It is one of those typical pieces that shows how life is for the fashion master, meaning quick scenes and a quirky tone. Here, it's hard to really focus since it jumps very quickly from scene to scene. The cuts are pretty much never longer than 5 seconds, which can be hard to follow if you're not terribly into fashion. Matt Tyraneur is a first-time director, and this documentary would be kind of a big start for a rookie (due to it's high-glam celebrities and all). But for the viewer it can be a little bit of a tedious pain. It's also quite self-indulgent, especially the lavish finale, with the Coliseum painted "Valentino Red" and dancers on wires coming from the sky. This seems to be much of the focus. I was much more interested in Valentino's inspirations. As a young boy, he went to the movies and saw the likes of Judy Garland, Lara Turner, etc. in garish dresses and decided he wanted to do more of the same. I really liked the scene where he constructed a white, asymmetrical dress with sequins that as I said before took more than two seconds to take in.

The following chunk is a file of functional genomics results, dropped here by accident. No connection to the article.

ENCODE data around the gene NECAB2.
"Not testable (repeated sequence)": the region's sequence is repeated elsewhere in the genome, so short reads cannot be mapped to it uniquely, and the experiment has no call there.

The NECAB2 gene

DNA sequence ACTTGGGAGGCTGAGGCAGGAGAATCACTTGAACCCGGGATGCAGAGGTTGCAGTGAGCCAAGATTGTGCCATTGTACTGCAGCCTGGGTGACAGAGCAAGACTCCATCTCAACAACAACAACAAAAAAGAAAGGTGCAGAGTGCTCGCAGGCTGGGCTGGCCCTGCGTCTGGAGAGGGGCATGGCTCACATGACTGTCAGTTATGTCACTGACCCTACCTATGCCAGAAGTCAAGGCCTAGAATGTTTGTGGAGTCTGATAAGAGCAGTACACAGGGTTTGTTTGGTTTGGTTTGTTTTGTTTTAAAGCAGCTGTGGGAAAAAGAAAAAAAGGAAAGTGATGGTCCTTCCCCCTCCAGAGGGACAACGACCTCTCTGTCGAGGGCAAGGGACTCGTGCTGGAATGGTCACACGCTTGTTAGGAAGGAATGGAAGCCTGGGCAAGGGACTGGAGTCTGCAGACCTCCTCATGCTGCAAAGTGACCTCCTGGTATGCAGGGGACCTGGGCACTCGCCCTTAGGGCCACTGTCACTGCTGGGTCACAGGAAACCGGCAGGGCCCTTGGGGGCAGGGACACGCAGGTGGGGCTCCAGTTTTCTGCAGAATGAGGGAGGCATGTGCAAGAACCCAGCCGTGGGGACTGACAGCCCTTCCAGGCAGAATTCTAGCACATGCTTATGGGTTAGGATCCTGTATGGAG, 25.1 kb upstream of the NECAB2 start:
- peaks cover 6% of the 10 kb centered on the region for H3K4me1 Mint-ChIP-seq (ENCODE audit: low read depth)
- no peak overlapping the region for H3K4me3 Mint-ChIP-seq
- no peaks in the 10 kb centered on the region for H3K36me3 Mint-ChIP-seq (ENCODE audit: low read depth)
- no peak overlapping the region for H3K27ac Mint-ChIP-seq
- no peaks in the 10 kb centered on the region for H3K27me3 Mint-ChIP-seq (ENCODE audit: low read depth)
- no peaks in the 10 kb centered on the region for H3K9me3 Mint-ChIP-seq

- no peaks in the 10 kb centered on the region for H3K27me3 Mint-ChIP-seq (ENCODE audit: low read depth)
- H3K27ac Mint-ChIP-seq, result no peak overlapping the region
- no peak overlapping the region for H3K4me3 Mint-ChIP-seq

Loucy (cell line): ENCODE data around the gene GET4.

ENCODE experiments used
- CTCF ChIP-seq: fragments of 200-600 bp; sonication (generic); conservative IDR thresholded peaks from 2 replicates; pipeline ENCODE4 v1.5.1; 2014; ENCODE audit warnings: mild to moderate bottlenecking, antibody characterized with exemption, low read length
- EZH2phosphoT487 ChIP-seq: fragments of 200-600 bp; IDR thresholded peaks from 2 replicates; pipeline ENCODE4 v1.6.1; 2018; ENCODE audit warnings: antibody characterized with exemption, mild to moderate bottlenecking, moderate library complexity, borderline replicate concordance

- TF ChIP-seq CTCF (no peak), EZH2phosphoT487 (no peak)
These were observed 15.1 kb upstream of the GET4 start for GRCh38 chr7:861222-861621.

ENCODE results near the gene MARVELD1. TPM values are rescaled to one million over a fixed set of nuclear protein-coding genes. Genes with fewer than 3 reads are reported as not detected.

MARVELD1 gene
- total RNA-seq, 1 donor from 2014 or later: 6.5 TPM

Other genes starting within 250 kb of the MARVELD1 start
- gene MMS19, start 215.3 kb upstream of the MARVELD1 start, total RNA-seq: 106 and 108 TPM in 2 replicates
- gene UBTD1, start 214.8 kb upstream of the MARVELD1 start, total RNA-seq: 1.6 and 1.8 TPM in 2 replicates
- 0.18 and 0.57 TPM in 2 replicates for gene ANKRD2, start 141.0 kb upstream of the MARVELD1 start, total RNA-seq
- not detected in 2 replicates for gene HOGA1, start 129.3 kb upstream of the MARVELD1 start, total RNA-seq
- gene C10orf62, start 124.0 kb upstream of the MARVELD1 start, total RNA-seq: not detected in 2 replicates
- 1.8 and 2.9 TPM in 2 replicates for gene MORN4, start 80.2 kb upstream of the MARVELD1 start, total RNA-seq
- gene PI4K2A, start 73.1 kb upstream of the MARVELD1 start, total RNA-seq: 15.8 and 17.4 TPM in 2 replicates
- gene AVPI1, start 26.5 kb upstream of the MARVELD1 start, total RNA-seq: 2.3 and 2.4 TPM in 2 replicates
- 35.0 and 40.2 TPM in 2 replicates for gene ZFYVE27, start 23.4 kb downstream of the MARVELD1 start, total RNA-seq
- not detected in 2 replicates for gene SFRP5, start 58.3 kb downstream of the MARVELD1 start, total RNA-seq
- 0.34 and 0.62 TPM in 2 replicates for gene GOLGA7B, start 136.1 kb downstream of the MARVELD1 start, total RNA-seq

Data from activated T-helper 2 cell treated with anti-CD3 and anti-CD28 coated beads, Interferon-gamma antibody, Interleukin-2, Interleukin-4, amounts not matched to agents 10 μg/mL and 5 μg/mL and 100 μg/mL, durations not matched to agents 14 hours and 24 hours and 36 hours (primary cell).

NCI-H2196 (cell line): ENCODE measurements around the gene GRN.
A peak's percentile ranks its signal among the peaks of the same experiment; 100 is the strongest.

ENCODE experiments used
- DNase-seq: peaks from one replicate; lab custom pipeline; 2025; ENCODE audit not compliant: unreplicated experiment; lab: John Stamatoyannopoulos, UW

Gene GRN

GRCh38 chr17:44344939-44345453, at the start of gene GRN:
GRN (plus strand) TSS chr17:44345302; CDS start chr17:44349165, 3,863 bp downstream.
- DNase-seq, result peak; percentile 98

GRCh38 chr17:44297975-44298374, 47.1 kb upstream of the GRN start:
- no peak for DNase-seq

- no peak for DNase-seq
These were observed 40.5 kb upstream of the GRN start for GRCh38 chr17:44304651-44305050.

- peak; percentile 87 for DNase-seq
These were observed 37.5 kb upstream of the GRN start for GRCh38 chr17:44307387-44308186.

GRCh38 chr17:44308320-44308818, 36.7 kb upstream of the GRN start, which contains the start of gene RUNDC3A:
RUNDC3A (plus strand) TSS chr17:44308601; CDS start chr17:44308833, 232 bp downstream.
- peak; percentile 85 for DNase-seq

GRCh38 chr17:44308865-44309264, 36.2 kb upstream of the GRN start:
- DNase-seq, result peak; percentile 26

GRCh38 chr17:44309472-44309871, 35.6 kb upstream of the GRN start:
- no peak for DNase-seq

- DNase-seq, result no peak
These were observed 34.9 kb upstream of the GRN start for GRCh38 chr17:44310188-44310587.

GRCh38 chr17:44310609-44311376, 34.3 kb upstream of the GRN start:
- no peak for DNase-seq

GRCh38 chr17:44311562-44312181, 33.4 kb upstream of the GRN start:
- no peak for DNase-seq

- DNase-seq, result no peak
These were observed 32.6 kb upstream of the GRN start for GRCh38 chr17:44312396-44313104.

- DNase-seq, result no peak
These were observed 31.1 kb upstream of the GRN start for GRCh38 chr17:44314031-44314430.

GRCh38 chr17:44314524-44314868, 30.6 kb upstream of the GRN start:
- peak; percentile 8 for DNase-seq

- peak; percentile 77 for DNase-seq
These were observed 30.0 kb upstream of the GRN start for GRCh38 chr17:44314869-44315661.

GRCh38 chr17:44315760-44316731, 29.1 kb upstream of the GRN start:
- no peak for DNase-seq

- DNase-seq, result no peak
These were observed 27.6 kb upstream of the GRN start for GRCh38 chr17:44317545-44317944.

His personality is a big theme in this film as he throws small fits about, well, somewhat insignificant things. He also has a thing for pugs; he has a few and they roam free through most of his work period. This detail is somewhat of plus for such a movie. "Valentino: The Last Emperor" is any fashion lover's dream, since they'll be able to get what they like from a lukewarm doc. I understand Valentino more as a result of this film, and I believe it portrayed him well, as it shows a man keeping soul and fashion together. Valentino is a man that will seldom be less interesting than the film he doesn't want to be in. C+